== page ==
The U.S. is refraining from labeling Vietnam a currency manipulator based on new data the country provided the Treasury Department, according to a person familiar with the matter.
The determination is a win for Vietnam, which had been at risk of the designation amid plans by President Donald Trump’s administration to lower the threshold for labeling its trading partners manipulators.
In recent weeks, Vietnam provided additional data aimed at showing the U.S. Treasury it wasn’t holding down the value of the dong. Vietnam also sent a top envoy to meet with Secretary Steven Mnuchin on Thursday. It’s unclear what data the Vietnamese gave to the U.S.
Following the meeting, Mnuchin tweeted a photo of himself alongside Vietnamese Deputy Prime Minister Pham Binh Minh, saying they talked about “economic and trade relations.”
Treasury issues a report twice annually on foreign currencies. In the latest report, the number of countries under scrutiny for possible manipulation will rise to about 20 from 12, after Treasury altered one of the three criteria it uses to test for manipulation.
Previously, one of Treasury’s triggers to examine for currency manipulation was a current account surplus — the difference between the amount a country exports and imports — of 3% of gross domestic product. For the current report, they lowered the threshold to 2%.
The report was officially due to Congress in April. Mnuchin initially expected to meet that deadline and submitted the completed report to the White House for sign-off in early April. But the report has since been delayed and a date for its release hasn’t been announced.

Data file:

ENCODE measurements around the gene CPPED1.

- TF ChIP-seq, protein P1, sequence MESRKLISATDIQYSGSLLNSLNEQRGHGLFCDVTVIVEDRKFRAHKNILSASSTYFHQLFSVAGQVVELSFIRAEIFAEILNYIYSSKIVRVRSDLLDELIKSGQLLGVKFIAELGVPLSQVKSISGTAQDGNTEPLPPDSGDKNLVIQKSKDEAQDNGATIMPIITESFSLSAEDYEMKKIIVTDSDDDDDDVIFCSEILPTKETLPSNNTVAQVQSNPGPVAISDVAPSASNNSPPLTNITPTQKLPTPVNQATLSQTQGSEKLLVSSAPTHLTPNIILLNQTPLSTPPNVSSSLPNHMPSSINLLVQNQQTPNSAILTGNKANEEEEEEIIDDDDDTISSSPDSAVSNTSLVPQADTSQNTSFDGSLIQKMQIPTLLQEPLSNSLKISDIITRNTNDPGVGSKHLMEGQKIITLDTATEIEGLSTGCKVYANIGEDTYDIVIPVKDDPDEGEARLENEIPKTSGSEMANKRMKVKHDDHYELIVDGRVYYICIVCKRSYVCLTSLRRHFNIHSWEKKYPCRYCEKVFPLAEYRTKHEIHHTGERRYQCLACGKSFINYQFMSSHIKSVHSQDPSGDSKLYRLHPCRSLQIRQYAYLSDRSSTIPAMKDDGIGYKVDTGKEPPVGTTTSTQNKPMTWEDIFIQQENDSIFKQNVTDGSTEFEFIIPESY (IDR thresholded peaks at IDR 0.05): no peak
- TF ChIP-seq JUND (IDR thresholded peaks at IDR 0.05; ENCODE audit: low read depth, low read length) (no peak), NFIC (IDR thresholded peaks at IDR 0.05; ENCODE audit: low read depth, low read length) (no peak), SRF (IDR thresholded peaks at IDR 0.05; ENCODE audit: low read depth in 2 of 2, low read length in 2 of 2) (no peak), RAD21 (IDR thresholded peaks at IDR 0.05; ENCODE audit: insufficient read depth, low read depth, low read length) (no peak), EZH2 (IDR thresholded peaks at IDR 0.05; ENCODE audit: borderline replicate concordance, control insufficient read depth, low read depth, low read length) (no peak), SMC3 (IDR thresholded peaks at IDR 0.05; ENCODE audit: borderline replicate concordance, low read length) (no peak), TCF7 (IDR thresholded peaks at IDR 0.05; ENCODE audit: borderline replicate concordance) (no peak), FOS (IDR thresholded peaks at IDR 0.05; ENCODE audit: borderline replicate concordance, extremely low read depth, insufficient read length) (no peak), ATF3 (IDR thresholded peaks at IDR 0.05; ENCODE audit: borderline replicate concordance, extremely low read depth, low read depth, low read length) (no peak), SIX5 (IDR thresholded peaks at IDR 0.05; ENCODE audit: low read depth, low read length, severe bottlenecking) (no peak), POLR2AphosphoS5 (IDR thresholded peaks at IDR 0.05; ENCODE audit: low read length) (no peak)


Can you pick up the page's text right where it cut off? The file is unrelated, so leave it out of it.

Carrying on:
A Treasury spokesmen did not reply to a request for comment.
Currency policy has emerged as Trump’s latest tool to escalate a push to rewrite global trading rules that he says have hurt American businesses and consumers. He has made foreign-exchange policy a key piece of trade deals with Mexico, Canada and South Korea, and it’s expected to be part of an agreement with China, should one be reached.
The administration on Thursday ramped up its focus on foreign exchange, proposing tariffs on goods from countries found to have undervalued currencies. The move would let U.S.-based companies seek anti-subsidy tariffs on products from countries found by the U.S. Treasury Department to be engaging in competitive devaluation of their currencies. Currently no country in the world meets that criteria.